Ruth Moody: Oh no, no, of course not. The Jennys are off the road for a year so that Nicky can be a mom, finally. We’ve been on the road with twins for two years, and she always said that when the twins turned 2, we would take a bit of a break so that she could actually, you know …. Because the older they get, the harder it is to tour with them. They’re running around. So that’s what she’s focusing on right now, and Heather and I are focusing on our own stuff for a little while. And in a year – or maybe a year and a half, depending on when we actually want to record again – we’ll be back on the road.

Was there a thought before that, “I think I want to try something by myself”?

Ruth Moody: The thing about this band is that we’ve always been three singer/songwriters. We’ve always been three artists that have done different things. It wasn’t like we weren’t doing things before the Jennys happened. We’ve always wanted to honor our individual careers as well. I’ve been making music with all sorts of different people since I was a teenager, so it just kind of happened. And it seemed like it was the right time because we had a whole year off. I literally hadn’t had any time to record anything solo since I put out my EP in 2002, because the Jennys were so busy. If I’d had the time I would have, because I love recording and I love writing.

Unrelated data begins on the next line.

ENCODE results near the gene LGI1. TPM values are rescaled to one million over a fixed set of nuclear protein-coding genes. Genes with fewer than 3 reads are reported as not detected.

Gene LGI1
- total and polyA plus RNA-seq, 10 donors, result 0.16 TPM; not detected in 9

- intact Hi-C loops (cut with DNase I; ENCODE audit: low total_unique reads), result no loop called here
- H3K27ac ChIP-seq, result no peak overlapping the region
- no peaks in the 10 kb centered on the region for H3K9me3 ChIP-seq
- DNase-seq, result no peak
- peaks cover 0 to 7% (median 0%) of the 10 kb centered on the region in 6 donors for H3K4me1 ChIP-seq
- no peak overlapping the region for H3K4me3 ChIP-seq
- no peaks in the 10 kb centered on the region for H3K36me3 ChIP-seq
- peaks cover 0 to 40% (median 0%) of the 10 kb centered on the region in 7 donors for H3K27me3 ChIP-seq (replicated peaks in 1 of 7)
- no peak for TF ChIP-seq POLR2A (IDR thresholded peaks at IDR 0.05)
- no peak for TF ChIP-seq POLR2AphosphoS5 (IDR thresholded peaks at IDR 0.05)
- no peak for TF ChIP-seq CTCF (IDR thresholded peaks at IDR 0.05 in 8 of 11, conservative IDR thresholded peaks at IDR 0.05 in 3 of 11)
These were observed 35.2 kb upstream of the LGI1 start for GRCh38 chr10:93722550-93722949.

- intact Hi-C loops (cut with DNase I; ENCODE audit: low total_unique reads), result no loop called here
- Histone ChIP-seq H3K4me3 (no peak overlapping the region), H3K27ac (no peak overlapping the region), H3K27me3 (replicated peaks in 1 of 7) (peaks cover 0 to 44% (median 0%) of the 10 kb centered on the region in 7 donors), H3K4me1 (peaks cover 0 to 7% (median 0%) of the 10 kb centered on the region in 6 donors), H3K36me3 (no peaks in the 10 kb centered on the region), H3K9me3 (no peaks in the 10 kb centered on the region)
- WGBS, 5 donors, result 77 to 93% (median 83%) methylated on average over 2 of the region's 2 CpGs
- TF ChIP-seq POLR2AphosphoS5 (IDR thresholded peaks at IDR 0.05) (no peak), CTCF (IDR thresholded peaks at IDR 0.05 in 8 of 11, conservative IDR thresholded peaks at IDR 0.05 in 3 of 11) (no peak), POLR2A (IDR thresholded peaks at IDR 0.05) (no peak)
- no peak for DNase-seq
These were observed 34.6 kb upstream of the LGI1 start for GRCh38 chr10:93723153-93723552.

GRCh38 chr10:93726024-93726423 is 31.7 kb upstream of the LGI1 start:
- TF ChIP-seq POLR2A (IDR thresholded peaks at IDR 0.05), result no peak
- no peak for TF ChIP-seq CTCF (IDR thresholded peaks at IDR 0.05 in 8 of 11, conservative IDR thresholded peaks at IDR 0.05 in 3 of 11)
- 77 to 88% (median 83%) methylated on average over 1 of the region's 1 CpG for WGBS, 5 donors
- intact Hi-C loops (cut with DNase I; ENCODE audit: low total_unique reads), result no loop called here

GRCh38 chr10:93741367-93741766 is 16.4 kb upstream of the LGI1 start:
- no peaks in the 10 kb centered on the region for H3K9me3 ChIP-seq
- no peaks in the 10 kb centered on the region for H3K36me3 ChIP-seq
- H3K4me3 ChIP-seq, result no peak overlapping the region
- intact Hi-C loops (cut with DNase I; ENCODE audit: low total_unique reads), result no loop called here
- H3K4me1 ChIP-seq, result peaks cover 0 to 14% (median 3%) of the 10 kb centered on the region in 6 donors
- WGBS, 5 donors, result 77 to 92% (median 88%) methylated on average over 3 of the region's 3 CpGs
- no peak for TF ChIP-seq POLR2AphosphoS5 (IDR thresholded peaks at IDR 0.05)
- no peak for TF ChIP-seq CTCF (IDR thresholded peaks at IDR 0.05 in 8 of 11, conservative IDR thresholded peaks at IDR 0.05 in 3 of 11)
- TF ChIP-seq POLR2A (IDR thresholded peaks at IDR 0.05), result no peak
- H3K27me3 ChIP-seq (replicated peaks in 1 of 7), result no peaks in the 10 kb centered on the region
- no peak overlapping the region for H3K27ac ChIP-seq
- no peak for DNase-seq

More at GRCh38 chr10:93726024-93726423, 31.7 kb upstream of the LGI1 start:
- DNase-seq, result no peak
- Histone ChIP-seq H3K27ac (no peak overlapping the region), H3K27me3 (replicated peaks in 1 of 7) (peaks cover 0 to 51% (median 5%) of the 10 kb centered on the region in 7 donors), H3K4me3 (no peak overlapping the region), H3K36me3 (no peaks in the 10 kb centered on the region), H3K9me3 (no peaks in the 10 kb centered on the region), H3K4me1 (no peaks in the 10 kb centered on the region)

Did you think that it might just be nice to have an outlet for the stuff you were writing that might not have worked for the Jennys?

Ruth Moody: Possibly. I’ve definitely written songs where I’ve though hmm, where does this belong? Maybe I’ll have to put it aside and wait until I see what its home is. And I think my stuff that I do on my own is slightly more … intimate, maybe, and slightly more reflective or introspective. Because of the full–on vocals and the harmonies, the Jennys is a bigger statement – there are a lot of celebratory songs. It’s just a bit more extroverted in a way, I guess. I don’t know if that makes sense.

I guess there was some thought put into it, but it happened very naturally. It was right at the time when Nicky wanted to take a year off. I felt like I was ready to explore that, so it worked out really well.

Will the experience of working with your own band affect what the Jennys do once you reconvene? Do you always bring a little piece of your experiences there?